A McHenry family is mourning the loss of an 11-year-old daughter, sister and student after her suicide earlier this week.
Lilyana Soto was a bright, independent girl who loved Batman, origami and Harry Potter. She was in sixth grade at McHenry School District 15’s McHenry Middle School and had a younger brother, stepsister and half-sister. She died Saturday.
“This was really out of left field,” said her father, Ernesto Soto. “She did a very good job of not letting her emotions show. [The community] has been incredible. I am surprised at how many people are coming out and showing support.”
Lilyana’s aunt, Lucia Soto, said she wanted other families to be cognizant of the danger of adolescent suicide.
“I want to raise awareness of the situation,” Lucia Soto said. “Talk to your children. Have your kids tell on each other [if they see a friend struggling].”
Lilyana’s funeral will be at 10 a.m. Friday at The Church of Holy Apostles, 5211 Bull Valley Road in McHenry. Her wake was Thursday.
A GoFundMe is in place to support the family. It had raised more than $15,000 as of Thursday, more than double its $7,000 goal.
“Family and friends, thank you from the bottom of our hearts for all of the support and generosity,” the Soto family wrote on the page. “The kind words have been cherished at this most difficult of times. There are no words for the amount of appreciation we have for each and every one of you.”
McHenry’s Lemonade Brigade hosted an additional fundraiser Thursday at McHenry Middle School. McHenry’s Veterans of Foreign Wars Post 4600 also had Lemonade Brigade donation buckets out at its facility to support the family.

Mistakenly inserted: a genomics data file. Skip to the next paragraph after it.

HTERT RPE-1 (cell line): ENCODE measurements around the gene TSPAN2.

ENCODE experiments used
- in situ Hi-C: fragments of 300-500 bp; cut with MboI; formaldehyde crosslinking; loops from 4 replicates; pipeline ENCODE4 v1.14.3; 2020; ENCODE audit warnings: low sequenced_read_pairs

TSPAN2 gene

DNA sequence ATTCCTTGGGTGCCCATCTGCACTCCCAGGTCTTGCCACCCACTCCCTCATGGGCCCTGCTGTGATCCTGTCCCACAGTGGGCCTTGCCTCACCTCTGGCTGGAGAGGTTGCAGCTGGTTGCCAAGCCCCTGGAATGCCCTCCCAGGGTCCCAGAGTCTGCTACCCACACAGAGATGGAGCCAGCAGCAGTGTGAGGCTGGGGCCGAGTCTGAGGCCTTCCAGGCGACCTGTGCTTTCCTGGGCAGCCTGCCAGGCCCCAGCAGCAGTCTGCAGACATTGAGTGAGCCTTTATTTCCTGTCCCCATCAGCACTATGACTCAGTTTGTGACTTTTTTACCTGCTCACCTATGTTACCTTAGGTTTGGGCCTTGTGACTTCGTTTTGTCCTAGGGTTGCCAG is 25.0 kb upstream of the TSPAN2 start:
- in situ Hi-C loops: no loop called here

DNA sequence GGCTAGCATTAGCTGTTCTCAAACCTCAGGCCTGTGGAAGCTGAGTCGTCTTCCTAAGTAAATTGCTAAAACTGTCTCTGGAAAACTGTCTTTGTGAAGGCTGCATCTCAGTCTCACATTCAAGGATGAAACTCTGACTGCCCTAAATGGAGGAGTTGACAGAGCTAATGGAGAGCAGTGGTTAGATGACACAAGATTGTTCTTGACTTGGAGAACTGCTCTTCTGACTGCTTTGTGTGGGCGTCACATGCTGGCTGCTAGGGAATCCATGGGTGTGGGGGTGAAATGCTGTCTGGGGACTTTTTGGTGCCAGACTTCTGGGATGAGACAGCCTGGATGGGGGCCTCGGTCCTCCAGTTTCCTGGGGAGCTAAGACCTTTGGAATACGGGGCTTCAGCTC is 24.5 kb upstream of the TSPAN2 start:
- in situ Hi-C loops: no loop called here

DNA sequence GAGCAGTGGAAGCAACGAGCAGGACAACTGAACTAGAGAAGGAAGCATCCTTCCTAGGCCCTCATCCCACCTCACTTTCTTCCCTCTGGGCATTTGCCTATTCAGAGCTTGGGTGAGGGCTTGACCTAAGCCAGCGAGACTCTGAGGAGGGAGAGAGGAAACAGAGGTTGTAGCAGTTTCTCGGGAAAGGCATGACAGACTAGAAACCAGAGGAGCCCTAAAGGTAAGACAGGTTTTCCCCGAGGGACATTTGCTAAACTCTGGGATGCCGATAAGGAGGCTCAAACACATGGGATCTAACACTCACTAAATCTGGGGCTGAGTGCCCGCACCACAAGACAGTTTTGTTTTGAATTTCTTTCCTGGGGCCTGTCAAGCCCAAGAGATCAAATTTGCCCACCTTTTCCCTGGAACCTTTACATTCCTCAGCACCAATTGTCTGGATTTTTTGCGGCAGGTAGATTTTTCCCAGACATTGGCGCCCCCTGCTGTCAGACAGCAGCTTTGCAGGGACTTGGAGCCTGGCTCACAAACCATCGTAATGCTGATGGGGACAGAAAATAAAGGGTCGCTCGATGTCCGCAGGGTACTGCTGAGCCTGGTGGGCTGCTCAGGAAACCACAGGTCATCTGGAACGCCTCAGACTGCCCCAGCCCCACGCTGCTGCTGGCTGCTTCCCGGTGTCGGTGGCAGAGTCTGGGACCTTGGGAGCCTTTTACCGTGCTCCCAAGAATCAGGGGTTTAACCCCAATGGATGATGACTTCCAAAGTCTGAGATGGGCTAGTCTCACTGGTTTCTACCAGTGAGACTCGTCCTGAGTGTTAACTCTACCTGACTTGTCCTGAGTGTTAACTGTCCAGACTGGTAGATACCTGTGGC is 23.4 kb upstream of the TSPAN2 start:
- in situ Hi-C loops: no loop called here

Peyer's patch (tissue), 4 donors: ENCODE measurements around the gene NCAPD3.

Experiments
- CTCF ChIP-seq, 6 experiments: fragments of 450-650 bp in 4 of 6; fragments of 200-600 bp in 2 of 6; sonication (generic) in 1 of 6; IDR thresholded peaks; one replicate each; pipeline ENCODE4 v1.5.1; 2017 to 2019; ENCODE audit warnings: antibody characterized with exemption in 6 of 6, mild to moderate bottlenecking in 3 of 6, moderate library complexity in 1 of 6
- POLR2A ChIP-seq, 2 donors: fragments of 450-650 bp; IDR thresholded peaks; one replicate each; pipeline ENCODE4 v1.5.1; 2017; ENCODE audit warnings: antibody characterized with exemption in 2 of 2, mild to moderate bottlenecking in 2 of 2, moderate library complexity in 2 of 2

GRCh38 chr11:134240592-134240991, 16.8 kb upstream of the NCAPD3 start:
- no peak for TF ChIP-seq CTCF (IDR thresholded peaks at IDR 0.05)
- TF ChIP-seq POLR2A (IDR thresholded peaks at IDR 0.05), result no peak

Aubrey Hennig, 15, co-founded the Lemonade Brigade and said she heard about the Soto family through a District 15 announcement.
“I immediately thought there was something we could do to help,” she said. “If we can reach $10,000 [through our own fundraising], I think that would be amazing.”
District 15 has offered supportive services to students and staff in the aftermath of Lilyana’s passing, which officials called “heartbreaking” in a statement posted to the district website.
“The loss of a young life is tragic and devastating,” the post read. “Our hearts, thoughts and prayers go out to her family and friends and the entire community.”
Suicide was the 10th-leading cause of death in 2016 in the U.S., claiming the lives of about 45,000 people, according to the most recent statistics from the Centers for Disease Control and Prevention.
Suicide was the second-leading cause of death among individuals between the ages of 10 and 34, second only to death by unintentional injury, according to the CDC.
McHenry County Mental Health Board Director Scott Block advised parents to watch their children for warning signs that include talking about self-harm or troubling events such as bullying or school stressors, increased anxiety, agitation or social withdrawal and intense mood swings.
Other signs can include talking about wanting to die, increased alcohol or drug use, sleep disturbances, talking about feeling hopeless or like a burden and looking for ways to kill oneself.
“You need to ask the questions, listen without judgment and seek outside assistance when appropriate,” Block said. “There is no evidence that asking someone about their suicidal ideation actually escalates the potential of the act. That is a common myth.”
Research suggests those who are close to victims of suicide are at a higher risk of developing suicidal thoughts, Block said.
“It is important that parents, family members, school officials and anyone else are on hyperalert and aware of signs and symptoms that were previously noted,” Block said.
Anyone feeling depressed is encouraged to call the McHenry County Crisis Line at 800-892-8900.
McHenry County teens also can use the mobile app, “MCHELP,” to connect with trained, licensed mental health counselors. To use the service, students can type in the code “MCHELP” and send their concerns to the McHenry County Crisis Center.
Both services are available 24/7, 365 days a year.